To see this idea more clearly, we can “unwind” the Gini calculation and look directly at the Lorenz curves, L, which are another means of visualizing an entire distribution, and which say “The share of the total [total income or net wealth] held by the bottom q of the population (x-axis) is L(q) (y-axis)”. Under perfect equality (bottom x% of population holds exactly x% of the wealth), the Lorenz curve is a straight line, y=x. As society becomes more unequal, the curve looks more like a “J”, with low holdings in the left tail and high holdings in the right tail. The Lorenz curves relate to Gini coefficients in that the Gini coefficient is simple the amount of area between the perfectly equal curve and the true Lorenz curve for a country.
Below, we plot the Lorenz curve for 3 sample years (1949, 1989, and 2016) across two different economic variables (total income and net wealth). We also show, in purple, the line of total equality:
We can see that the total income curves are much closer to the line of equality at all time periods, but that the shift over time has added a fair amount of area between the line of equality and the Lorenz curve. The change in net wealth curves, on the other hand, have added less area to the gap, but the gap was already large to begin with.
The lesson from this post is that (a) measures of economic inequality do not all move in lockstep and (b) characterizing an entire distribution with a single number can be misleading. Both points imply the importance of precision when describing economic inequality. Statements like “the incomes of the 90th and 10th percentile have seen similar growth post-1995, but the top 1% income has grown disproportionately” are not only more informative than broad statements about “increasing inequality,” but also are less susceptible to criticism.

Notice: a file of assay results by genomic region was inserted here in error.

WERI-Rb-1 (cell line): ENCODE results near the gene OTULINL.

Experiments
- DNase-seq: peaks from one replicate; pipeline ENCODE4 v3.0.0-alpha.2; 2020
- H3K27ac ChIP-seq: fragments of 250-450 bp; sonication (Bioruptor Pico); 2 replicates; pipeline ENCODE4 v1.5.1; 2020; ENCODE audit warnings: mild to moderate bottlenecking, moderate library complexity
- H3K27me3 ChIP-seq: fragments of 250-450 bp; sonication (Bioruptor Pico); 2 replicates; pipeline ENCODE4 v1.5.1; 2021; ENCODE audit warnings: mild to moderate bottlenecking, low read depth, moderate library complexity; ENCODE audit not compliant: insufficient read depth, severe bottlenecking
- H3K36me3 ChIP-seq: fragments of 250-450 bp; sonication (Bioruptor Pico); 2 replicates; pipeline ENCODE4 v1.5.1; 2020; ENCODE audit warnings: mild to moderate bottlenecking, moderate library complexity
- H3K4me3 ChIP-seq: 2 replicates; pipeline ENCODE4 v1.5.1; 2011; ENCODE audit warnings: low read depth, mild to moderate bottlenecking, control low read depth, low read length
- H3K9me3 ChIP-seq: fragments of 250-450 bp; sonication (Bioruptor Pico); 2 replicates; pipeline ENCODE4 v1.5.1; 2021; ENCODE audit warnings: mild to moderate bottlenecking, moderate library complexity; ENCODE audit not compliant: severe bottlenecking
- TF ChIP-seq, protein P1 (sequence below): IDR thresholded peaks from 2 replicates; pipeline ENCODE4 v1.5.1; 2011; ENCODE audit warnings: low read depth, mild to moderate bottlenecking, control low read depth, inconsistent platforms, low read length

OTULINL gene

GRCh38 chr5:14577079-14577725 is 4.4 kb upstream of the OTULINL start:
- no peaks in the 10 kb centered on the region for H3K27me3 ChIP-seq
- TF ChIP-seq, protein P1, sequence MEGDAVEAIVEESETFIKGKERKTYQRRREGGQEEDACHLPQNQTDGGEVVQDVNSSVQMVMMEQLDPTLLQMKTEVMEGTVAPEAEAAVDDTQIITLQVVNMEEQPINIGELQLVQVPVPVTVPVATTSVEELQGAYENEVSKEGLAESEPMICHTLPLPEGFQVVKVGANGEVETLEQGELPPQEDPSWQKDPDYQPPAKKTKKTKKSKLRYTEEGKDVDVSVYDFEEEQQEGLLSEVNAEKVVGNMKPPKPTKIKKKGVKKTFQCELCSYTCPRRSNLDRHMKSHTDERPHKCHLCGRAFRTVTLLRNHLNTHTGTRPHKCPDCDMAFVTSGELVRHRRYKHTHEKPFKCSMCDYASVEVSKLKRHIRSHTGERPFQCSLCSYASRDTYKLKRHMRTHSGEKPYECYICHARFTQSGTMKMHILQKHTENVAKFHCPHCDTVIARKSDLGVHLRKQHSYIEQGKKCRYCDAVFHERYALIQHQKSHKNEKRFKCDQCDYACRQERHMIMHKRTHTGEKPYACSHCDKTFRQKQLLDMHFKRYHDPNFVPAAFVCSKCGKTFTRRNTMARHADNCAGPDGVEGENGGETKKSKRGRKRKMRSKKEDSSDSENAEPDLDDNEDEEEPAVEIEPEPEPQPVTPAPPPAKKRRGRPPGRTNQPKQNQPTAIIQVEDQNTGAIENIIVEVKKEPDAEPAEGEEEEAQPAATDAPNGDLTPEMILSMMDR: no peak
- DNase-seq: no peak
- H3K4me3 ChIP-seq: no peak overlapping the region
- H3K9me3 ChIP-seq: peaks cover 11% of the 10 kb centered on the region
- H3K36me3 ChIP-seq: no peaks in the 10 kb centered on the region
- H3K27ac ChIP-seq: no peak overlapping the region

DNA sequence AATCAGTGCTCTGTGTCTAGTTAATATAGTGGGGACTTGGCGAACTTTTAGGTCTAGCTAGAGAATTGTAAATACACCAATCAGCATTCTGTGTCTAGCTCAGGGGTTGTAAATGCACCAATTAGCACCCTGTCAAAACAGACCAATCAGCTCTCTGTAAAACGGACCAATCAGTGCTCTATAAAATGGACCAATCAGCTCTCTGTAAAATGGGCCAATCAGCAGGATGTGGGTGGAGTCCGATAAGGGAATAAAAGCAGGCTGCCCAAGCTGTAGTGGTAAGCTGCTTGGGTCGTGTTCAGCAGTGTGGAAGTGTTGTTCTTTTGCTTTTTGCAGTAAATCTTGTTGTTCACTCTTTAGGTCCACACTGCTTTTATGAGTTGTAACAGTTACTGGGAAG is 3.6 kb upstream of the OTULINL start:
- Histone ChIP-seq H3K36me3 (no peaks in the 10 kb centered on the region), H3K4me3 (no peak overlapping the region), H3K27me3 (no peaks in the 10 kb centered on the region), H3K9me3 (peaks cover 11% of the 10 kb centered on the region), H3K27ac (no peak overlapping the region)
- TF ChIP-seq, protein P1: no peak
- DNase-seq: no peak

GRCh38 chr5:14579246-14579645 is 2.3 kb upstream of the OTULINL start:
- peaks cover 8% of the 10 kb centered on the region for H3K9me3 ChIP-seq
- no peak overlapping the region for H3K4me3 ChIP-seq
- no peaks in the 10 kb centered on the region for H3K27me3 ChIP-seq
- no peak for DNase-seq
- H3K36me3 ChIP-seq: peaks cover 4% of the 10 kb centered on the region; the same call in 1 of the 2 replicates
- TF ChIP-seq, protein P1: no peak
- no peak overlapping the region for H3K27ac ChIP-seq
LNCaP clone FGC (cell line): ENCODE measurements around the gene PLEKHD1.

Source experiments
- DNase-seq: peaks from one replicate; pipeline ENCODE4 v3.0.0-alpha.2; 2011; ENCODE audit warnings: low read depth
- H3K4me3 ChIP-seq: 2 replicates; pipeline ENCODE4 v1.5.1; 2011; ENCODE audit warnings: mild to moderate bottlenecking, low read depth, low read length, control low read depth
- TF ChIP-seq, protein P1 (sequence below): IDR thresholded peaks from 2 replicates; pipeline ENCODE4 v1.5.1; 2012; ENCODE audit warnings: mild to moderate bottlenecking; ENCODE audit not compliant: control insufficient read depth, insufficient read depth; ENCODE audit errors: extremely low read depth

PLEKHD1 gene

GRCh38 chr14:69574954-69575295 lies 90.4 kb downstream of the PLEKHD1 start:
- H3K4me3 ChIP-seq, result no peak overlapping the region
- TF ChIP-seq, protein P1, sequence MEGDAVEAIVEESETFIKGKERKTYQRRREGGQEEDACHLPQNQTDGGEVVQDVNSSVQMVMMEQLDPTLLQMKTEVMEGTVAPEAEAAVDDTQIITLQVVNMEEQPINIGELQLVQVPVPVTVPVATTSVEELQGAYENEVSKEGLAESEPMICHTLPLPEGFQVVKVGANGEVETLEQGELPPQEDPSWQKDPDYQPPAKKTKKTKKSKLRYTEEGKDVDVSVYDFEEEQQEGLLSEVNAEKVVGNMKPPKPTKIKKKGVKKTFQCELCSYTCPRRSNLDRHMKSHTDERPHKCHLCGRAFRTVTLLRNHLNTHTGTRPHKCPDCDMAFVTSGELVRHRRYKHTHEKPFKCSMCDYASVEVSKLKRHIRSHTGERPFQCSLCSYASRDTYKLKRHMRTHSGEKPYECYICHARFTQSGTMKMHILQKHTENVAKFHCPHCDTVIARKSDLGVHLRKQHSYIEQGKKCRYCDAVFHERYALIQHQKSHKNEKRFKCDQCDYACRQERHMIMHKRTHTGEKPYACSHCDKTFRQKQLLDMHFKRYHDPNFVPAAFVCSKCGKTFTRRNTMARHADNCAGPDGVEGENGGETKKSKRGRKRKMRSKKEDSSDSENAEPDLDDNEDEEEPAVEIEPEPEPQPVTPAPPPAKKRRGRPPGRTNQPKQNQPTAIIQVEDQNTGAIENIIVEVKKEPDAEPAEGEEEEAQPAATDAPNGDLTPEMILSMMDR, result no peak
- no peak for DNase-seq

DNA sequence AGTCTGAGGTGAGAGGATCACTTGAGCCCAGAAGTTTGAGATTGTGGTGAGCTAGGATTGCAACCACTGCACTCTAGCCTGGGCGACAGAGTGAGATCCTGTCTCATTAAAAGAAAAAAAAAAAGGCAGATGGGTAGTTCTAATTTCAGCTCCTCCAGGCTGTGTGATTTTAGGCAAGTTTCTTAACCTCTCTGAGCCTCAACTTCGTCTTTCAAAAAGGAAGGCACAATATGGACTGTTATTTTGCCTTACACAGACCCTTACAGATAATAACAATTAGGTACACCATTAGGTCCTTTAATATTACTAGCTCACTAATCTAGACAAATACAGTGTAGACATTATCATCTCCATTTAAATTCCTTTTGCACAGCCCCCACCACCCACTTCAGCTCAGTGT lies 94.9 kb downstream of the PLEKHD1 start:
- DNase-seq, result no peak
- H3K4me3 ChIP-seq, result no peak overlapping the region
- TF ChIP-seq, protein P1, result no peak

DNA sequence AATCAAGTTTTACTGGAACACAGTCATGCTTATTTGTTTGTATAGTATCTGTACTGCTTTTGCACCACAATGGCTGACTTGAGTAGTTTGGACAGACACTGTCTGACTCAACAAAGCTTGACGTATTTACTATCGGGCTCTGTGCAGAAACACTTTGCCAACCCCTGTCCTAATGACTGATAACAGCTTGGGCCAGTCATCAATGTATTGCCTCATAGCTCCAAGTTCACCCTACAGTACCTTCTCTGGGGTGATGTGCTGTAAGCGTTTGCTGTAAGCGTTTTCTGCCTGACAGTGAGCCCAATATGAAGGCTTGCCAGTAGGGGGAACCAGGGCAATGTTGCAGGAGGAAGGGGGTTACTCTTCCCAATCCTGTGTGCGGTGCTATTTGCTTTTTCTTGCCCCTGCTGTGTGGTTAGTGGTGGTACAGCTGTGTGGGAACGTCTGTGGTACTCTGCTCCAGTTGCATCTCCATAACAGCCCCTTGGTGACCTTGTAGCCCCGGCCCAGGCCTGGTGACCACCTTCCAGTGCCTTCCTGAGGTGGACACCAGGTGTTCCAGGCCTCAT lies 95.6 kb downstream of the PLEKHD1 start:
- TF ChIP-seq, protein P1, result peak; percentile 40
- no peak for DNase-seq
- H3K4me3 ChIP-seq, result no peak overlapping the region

We conclude this blog post with some additional thoughts on measuring inequality.
Measuring Wealth: The discussion here took the different variables as given (i.e. correct), and analyzed differences among them. But a large academic debate disagrees about the proper construction of a variable like “wealth”. Typically the way we construct wealth is to aggregate assets, and add “capitalized” income streams —i.e. we figure out a way to discount the income stream to assign a present value to it. What discount rate to use (and does it differ by rich or poor?), how much of inequality is due to secular changes in discount rates, and what income streams to use (e.g. government transfers, social security, human capital, etc.) is a matter of significant academic debate. See Smith, Zidar, and Zwick (2023); Saez and Zucman (2020); Catherine, Miller, and Sarin (2022); and Greenwald, Leombroni, Lustig, and van Nieuwerbergh (2021) for recent discussion of some these issues.
Statistical Choices: At the other end of the spectrum from questions of what constitutes wealth are very small statistical questions that arose in this analysis: How do you treat 0 or negative wealth (a problem when using a logarithm)? If you want to compare two Gini coefficient series — say one on wealth, one on income — should you plot cumulative changes or relative changes? (As it turns out, which you plot matters a lot). Do we look at inequality among individuals or among households? These are, in a sense, minor econometric issues, but they can introduce additional sources of variation in measuring inequality.
Sources of Inequality: This analysis has only lightly discussed the reasons for rising inequality, focusing more on issues on inequality measurement and presentation. An excellent treatment of why different measures have different dynamics (and over different time periods) can be found in the original Kuhn, Schularick, and Steins (2020) paper from which we borrow the data. A main point from that paper is that, because wealthy households hold a disproportionate share of financial assets, asset price movements have first-order implications for wealth distributions in ways that are decoupled from changes in income or changes in non-financial assets (like housing). This explains in large part the different dynamics pre- and post-financial crisis: stock prices recovered more quickly than housing prices after 2007, leading to significant increases in net wealth inequality, but comparatively smaller changes in income inequality.